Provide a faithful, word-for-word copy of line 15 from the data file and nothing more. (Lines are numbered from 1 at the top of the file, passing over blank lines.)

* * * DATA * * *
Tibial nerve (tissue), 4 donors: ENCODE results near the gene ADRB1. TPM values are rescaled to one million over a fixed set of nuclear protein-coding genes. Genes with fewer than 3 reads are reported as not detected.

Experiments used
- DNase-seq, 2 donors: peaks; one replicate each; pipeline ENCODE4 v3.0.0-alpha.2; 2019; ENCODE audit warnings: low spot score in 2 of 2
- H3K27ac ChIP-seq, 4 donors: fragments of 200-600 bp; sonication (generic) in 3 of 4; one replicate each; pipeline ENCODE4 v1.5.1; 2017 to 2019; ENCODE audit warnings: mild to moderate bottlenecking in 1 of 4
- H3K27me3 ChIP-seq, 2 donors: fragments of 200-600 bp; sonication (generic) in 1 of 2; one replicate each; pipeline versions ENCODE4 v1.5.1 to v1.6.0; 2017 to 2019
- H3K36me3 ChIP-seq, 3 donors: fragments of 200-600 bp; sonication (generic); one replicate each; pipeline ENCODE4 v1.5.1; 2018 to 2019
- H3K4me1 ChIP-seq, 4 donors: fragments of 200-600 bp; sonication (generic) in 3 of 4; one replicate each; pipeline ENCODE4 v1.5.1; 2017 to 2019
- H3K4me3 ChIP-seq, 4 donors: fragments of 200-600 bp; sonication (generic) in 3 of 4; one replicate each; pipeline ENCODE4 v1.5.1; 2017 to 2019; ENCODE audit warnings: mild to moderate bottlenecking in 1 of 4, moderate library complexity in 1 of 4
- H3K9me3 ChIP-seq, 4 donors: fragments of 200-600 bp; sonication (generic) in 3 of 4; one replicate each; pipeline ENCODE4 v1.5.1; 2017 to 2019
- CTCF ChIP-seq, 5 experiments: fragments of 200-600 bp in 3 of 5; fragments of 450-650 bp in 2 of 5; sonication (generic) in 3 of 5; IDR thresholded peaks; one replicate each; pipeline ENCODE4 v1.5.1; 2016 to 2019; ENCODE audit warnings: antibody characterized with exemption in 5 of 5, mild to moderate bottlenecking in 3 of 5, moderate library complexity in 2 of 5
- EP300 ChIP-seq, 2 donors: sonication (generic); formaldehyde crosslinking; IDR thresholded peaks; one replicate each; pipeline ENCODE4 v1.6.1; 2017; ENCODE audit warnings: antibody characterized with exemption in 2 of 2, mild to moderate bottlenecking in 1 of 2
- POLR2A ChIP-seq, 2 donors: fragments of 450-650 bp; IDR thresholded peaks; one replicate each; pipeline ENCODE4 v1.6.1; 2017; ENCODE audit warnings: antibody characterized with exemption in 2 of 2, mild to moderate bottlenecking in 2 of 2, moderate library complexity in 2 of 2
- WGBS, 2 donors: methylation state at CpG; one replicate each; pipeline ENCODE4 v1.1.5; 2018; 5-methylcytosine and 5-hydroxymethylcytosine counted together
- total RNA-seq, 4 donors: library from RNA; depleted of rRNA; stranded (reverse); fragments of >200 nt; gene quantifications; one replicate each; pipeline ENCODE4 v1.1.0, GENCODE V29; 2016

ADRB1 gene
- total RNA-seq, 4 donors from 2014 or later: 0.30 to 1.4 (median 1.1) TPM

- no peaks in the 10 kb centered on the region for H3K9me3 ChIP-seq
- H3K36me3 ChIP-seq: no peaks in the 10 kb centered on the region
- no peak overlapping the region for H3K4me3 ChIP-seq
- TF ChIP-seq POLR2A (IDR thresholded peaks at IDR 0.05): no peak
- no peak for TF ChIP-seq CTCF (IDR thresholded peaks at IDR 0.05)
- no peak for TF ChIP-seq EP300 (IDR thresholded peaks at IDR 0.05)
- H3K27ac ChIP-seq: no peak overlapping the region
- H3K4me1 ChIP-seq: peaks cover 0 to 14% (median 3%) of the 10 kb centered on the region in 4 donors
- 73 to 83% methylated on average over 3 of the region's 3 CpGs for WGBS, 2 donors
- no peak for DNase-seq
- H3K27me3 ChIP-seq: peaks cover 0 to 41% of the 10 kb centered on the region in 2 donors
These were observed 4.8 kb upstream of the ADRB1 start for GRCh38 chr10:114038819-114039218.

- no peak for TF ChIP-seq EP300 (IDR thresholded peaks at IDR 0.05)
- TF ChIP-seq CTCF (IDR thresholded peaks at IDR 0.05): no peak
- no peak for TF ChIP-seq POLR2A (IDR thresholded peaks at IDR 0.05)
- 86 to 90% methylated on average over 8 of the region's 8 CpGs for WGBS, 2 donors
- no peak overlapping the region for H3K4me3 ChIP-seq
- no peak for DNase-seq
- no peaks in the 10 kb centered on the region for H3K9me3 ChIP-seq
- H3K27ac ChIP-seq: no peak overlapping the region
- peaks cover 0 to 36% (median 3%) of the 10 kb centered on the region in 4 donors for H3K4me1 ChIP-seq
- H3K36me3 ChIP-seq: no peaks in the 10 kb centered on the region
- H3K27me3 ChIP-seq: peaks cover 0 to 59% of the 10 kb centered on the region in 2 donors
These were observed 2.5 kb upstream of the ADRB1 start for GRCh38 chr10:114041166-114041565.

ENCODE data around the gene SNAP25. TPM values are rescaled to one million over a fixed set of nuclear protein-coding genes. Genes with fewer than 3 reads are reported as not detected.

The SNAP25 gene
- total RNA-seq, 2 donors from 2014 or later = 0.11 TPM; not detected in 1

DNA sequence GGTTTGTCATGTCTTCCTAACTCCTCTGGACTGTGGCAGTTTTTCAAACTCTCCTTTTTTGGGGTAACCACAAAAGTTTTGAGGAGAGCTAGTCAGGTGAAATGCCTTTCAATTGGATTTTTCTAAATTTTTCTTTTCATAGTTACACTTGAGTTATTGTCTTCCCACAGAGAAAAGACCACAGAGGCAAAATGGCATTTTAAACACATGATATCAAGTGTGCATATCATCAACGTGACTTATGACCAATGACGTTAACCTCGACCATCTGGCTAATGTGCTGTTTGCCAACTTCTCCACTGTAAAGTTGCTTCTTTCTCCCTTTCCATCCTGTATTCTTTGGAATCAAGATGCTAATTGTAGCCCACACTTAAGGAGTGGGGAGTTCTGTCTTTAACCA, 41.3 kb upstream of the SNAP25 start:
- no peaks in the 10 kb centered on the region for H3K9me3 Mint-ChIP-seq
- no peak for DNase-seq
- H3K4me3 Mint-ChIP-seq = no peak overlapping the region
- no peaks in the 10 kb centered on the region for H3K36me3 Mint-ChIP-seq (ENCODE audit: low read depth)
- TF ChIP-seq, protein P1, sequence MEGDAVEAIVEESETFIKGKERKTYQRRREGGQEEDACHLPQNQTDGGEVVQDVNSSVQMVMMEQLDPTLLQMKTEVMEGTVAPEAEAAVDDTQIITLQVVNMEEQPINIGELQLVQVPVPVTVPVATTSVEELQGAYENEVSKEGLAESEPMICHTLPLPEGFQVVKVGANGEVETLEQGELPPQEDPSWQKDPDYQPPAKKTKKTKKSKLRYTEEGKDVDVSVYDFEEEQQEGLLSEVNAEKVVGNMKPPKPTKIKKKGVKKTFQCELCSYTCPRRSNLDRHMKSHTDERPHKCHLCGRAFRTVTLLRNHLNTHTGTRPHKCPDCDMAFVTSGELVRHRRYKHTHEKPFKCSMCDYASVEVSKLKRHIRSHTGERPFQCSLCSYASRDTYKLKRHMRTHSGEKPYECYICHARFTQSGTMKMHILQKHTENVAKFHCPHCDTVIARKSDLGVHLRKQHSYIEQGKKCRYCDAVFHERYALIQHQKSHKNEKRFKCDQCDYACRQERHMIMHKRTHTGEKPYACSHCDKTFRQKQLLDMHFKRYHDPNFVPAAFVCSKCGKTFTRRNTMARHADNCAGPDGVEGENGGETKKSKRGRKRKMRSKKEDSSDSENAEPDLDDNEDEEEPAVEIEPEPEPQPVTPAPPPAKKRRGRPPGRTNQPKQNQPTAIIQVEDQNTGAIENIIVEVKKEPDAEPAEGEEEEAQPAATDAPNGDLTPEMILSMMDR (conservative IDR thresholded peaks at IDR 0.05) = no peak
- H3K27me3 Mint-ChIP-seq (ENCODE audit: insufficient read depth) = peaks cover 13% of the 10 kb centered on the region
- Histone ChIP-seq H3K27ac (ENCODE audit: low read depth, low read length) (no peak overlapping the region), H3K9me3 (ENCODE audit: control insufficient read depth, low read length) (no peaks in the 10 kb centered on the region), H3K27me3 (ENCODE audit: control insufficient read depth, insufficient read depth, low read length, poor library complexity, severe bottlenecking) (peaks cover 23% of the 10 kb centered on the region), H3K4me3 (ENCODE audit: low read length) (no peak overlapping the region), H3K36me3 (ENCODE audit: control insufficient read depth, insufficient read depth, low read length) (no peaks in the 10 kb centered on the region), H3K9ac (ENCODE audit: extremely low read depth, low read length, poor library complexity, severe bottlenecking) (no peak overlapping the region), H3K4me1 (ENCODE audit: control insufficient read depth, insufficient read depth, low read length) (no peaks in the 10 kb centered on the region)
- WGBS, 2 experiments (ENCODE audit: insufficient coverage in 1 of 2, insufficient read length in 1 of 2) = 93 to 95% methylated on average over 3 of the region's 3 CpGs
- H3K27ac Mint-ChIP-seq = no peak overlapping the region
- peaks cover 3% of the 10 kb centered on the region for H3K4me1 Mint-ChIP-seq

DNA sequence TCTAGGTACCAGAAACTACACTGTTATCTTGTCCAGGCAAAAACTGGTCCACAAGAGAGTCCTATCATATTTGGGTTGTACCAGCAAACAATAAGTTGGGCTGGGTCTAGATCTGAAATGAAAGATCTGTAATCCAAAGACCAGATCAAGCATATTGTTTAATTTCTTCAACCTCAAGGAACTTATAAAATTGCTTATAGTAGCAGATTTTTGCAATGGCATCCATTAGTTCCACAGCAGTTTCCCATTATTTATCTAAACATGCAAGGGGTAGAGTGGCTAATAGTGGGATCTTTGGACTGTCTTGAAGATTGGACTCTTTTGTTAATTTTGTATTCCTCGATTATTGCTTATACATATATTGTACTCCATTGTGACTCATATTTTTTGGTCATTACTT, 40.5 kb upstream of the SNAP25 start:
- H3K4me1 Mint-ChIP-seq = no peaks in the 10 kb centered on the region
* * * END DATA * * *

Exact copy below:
ADRB1 gene